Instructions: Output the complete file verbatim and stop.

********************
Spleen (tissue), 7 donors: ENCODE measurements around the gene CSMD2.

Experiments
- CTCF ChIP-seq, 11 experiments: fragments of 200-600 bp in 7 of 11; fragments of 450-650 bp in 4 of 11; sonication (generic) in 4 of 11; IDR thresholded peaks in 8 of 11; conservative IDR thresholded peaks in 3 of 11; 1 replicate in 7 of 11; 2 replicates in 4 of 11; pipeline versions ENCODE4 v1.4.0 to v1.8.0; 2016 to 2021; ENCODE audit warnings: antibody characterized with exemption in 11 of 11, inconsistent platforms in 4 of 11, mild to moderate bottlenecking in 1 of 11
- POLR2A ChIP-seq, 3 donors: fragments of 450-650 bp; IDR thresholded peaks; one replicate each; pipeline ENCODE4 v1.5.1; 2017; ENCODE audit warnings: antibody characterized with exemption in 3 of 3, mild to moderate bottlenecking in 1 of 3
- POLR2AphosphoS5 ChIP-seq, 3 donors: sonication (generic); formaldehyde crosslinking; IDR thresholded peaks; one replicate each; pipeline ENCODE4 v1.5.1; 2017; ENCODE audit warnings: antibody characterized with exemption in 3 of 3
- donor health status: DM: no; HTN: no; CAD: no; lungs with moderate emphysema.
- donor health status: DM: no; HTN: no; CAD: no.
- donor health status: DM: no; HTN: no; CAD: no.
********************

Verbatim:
Spleen (tissue), 7 donors: ENCODE measurements around the gene CSMD2.

Experiments
- CTCF ChIP-seq, 11 experiments: fragments of 200-600 bp in 7 of 11; fragments of 450-650 bp in 4 of 11; sonication (generic) in 4 of 11; IDR thresholded peaks in 8 of 11; conservative IDR thresholded peaks in 3 of 11; 1 replicate in 7 of 11; 2 replicates in 4 of 11; pipeline versions ENCODE4 v1.4.0 to v1.8.0; 2016 to 2021; ENCODE audit warnings: antibody characterized with exemption in 11 of 11, inconsistent platforms in 4 of 11, mild to moderate bottlenecking in 1 of 11
- POLR2A ChIP-seq, 3 donors: fragments of 450-650 bp; IDR thresholded peaks; one replicate each; pipeline ENCODE4 v1.5.1; 2017; ENCODE audit warnings: antibody characterized with exemption in 3 of 3, mild to moderate bottlenecking in 1 of 3
- POLR2AphosphoS5 ChIP-seq, 3 donors: sonication (generic); formaldehyde crosslinking; IDR thresholded peaks; one replicate each; pipeline ENCODE4 v1.5.1; 2017; ENCODE audit warnings: antibody characterized with exemption in 3 of 3
- donor health status: DM: no; HTN: no; CAD: no; lungs with moderate emphysema.
- donor health status: DM: no; HTN: no; CAD: no.
- donor health status: DM: no; HTN: no; CAD: no.